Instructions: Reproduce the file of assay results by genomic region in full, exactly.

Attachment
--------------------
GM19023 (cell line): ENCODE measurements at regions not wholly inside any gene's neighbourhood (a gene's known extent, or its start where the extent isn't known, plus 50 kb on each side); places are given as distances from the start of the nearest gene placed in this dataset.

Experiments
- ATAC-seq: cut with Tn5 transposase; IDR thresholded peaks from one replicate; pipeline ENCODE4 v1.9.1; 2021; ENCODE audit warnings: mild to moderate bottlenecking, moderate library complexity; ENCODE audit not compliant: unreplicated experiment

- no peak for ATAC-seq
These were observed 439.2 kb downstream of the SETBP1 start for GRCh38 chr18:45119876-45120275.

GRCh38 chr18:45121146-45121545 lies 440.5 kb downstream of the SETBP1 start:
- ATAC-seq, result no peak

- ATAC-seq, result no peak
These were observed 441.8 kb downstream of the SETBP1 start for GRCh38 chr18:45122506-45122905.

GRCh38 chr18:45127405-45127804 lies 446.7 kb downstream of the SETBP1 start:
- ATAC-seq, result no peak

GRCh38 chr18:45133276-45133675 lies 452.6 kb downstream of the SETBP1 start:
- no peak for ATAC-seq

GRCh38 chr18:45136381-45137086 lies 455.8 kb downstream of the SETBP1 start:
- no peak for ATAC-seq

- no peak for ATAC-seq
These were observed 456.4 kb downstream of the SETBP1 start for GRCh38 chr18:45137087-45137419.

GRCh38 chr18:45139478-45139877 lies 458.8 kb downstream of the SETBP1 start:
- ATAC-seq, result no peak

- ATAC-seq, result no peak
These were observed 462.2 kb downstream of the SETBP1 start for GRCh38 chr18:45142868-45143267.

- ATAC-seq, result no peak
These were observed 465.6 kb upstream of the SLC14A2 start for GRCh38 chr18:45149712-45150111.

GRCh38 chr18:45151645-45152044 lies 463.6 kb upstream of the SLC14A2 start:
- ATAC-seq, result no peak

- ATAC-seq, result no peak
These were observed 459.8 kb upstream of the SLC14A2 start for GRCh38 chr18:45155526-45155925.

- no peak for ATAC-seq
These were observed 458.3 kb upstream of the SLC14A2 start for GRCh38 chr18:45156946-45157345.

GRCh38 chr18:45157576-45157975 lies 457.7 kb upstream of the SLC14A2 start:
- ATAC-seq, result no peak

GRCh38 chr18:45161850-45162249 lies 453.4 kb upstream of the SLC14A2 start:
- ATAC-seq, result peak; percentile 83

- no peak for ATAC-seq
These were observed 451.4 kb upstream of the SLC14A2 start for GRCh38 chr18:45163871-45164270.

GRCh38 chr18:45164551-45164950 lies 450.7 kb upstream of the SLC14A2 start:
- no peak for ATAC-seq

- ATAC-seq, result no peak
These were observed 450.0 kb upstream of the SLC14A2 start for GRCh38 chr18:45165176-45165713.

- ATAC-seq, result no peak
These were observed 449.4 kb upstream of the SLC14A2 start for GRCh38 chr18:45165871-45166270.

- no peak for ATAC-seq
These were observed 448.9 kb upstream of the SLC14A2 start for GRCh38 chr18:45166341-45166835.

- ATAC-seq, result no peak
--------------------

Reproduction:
GM19023 (cell line): ENCODE measurements at regions not wholly inside any gene's neighbourhood (a gene's known extent, or its start where the extent isn't known, plus 50 kb on each side); places are given as distances from the start of the nearest gene placed in this dataset.

Experiments
- ATAC-seq: cut with Tn5 transposase; IDR thresholded peaks from one replicate; pipeline ENCODE4 v1.9.1; 2021; ENCODE audit warnings: mild to moderate bottlenecking, moderate library complexity; ENCODE audit not compliant: unreplicated experiment

- no peak for ATAC-seq
These were observed 439.2 kb downstream of the SETBP1 start for GRCh38 chr18:45119876-45120275.

GRCh38 chr18:45121146-45121545 lies 440.5 kb downstream of the SETBP1 start:
- ATAC-seq, result no peak

- ATAC-seq, result no peak
These were observed 441.8 kb downstream of the SETBP1 start for GRCh38 chr18:45122506-45122905.

GRCh38 chr18:45127405-45127804 lies 446.7 kb downstream of the SETBP1 start:
- ATAC-seq, result no peak

GRCh38 chr18:45133276-45133675 lies 452.6 kb downstream of the SETBP1 start:
- no peak for ATAC-seq

GRCh38 chr18:45136381-45137086 lies 455.8 kb downstream of the SETBP1 start:
- no peak for ATAC-seq

- no peak for ATAC-seq
These were observed 456.4 kb downstream of the SETBP1 start for GRCh38 chr18:45137087-45137419.

GRCh38 chr18:45139478-45139877 lies 458.8 kb downstream of the SETBP1 start:
- ATAC-seq, result no peak

- ATAC-seq, result no peak
These were observed 462.2 kb downstream of the SETBP1 start for GRCh38 chr18:45142868-45143267.

- ATAC-seq, result no peak
These were observed 465.6 kb upstream of the SLC14A2 start for GRCh38 chr18:45149712-45150111.

GRCh38 chr18:45151645-45152044 lies 463.6 kb upstream of the SLC14A2 start:
- ATAC-seq, result no peak

- ATAC-seq, result no peak
These were observed 459.8 kb upstream of the SLC14A2 start for GRCh38 chr18:45155526-45155925.

- no peak for ATAC-seq
These were observed 458.3 kb upstream of the SLC14A2 start for GRCh38 chr18:45156946-45157345.

GRCh38 chr18:45157576-45157975 lies 457.7 kb upstream of the SLC14A2 start:
- ATAC-seq, result no peak

GRCh38 chr18:45161850-45162249 lies 453.4 kb upstream of the SLC14A2 start:
- ATAC-seq, result peak; percentile 83

- no peak for ATAC-seq
These were observed 451.4 kb upstream of the SLC14A2 start for GRCh38 chr18:45163871-45164270.

GRCh38 chr18:45164551-45164950 lies 450.7 kb upstream of the SLC14A2 start:
- no peak for ATAC-seq

- ATAC-seq, result no peak
These were observed 450.0 kb upstream of the SLC14A2 start for GRCh38 chr18:45165176-45165713.

- ATAC-seq, result no peak
These were observed 449.4 kb upstream of the SLC14A2 start for GRCh38 chr18:45165871-45166270.

- no peak for ATAC-seq
These were observed 448.9 kb upstream of the SLC14A2 start for GRCh38 chr18:45166341-45166835.

- ATAC-seq, result no peak